Palestinian students discuss election


    By Lindsey Iorg

    Trapped inside the Gaza Strip, Said Alhayek cautiously hopes that Sunday?s elections in Palestine will offer him a chance to leave home and complete his education in computer engineering.

    While visiting his native country in August, the Gaza Strip borders were closed for residents between the ages of 16 and 35, forcing Alhayek, a junior at BYU, to remain in Gaza.

    ?They [the Israeli government] claim it is for security reasons, but I don?t know because they never really clarified it,? Alhayek said from his cell phone in Gaza. ?My interpretation is that they want to exhaust people?instead of dreaming about the states, they want us to dream about the borders being open.?

    Alhayek will participate Sunday in the Palestinian elections with a hope that the Gaza Strip borders will open. However, after four months of continuous rumors, his hope of returning to BYU have been thwarted by constant disappointments for a peaceful resolution.

    ?I have faith in the Palestinians,? Alhayek said. ?But I don?t have faith in the Israeli side or [Ariel] Sharon. I hope the next few months will prove me wrong.?

    Like many Palestinian BYU students, Alhayek and others are suspicious that a chance for peace will be ignored.

    ?Palestinian people are sick of the fact that each time they say there will be peace, it turns out to be nothing,? said Shadi Qawasmi, a Palestinian BYU senior from Jerusalem. ?There is hope there, but there is a suspicion about this hope.?

    Alhayek joins the majority of Palestinians when he votes for Mahmoud Abbas, (also known as Abu Mazen) to assume the leadership role that Yasser Arafat vacated with his death in November. He said while no one can replace Arafat, Abbas is the right person for this period because of his willingness to talk to the other side.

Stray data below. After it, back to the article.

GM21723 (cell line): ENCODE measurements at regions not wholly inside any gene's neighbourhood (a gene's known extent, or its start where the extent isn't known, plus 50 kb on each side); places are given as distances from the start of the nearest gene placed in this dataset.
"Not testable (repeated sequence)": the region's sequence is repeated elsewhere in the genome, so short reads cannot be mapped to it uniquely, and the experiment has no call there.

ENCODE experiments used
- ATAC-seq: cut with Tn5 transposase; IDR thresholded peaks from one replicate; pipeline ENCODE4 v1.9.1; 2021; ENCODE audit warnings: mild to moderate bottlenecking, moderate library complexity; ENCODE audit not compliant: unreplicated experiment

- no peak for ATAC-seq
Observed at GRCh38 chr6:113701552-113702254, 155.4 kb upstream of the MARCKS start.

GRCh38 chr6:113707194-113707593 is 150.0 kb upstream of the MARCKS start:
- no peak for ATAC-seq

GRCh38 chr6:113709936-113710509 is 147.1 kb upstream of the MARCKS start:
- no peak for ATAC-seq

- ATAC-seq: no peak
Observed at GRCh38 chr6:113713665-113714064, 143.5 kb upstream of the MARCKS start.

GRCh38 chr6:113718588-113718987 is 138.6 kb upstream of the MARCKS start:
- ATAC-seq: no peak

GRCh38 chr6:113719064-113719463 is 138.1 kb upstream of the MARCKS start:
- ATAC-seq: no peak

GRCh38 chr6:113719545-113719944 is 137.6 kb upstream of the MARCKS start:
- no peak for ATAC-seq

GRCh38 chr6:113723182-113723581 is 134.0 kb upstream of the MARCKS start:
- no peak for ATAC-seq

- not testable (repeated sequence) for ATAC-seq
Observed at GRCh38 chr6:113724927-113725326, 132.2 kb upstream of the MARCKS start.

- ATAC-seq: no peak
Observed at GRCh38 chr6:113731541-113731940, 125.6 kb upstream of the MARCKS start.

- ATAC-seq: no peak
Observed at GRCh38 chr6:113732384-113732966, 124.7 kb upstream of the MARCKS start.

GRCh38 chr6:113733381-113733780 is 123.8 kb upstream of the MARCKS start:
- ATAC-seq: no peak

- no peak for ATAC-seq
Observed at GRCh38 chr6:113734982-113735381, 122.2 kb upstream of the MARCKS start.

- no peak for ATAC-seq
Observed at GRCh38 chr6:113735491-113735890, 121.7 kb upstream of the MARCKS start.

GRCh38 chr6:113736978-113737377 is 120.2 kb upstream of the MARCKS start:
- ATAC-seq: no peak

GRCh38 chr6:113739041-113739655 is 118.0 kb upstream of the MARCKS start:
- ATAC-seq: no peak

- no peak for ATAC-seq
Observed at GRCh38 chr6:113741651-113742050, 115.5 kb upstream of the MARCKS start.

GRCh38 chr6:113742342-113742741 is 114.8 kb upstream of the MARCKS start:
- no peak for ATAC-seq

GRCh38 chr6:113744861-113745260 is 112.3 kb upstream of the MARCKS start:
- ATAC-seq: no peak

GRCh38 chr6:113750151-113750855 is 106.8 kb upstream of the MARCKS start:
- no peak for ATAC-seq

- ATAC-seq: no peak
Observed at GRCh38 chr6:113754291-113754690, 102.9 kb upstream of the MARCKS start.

?I think Abbas will manage somehow to reach an agreement and sway the public and international opinion to side with us,? Alhayek said.

    Qawasmi said he also thinks Abbas is the best candidate in the election, but cannot single-handedly fill the role Arafat left.

    ?With experience and experienced people around him, Abbas can manage,? Qawasmi said. ?But no one man by himself can be a replacement for the role Arafat played.?

    Abbas? long history among his Palestinian people includes his role as a key figure in the Palestine Liberation Organization, a founding member of Fatah in 1957 and a past prime minister. With the death of Arafat, Abbas became chairman of the PLO.

    Enass Tinah, a BYU Palestinian student from Ramallah, West Bank, said some see Abbas as a moderate and are afraid he will concede the Palestinian goals of independence.

    In a mid-December issue of the Asharq al-Awsat, an international Arab newspaper, he called for an end to violence. But recent comments have shown Abbas attempting to seek balance by praising Palestinian militants and aggressively calling Israel the ?Zionist enemy.?

    According to the Economist, a poll conducted last month by the Palestinian Center for Policy and Survey Research found that almost two-thirds of Palestinians think violence has achieved more than negotiations have.

    But Bashar Sader, a Palestinian BYU graduate student from Nablus, said while Abbas? recent comments may look like he is just trying to gain support from Palestinians, militia support and military resistance are some of the main ways of putting pressure on Israel.

    ?He has to try to balance both sides,? Sader said.

    A new leader may also mean more international involvement, which is an essential step to reaching a peaceful resolution. In the past, the United States blamed Arafat for the inability to reach a compromise.

    ?It?s all about the United States,? Tinah said. ?The death of Arafat and the new election will add some pressure. The biggest excuse was Arafat and we don?t want to deal with him. But now there will be a new leader and that will put pressure on them.?

    With a new leader after Sunday?s election, hope exists for Palestinians, but it is a hope that cautiously awaits to see if the world misses another opportunity to forge peace among two conflicting societies.

    ?They [Palestinians] are hopeful, but they are careful,? said Alhayek on his cell phone from the busy streets of Gaza. ?We always put too much hope into many things and it not always giving us the peace we hope for.?

    For now, Alhayek anxiously awaits the Sunday elections, in hopes that another rumor of opening the borders turns into a reality.

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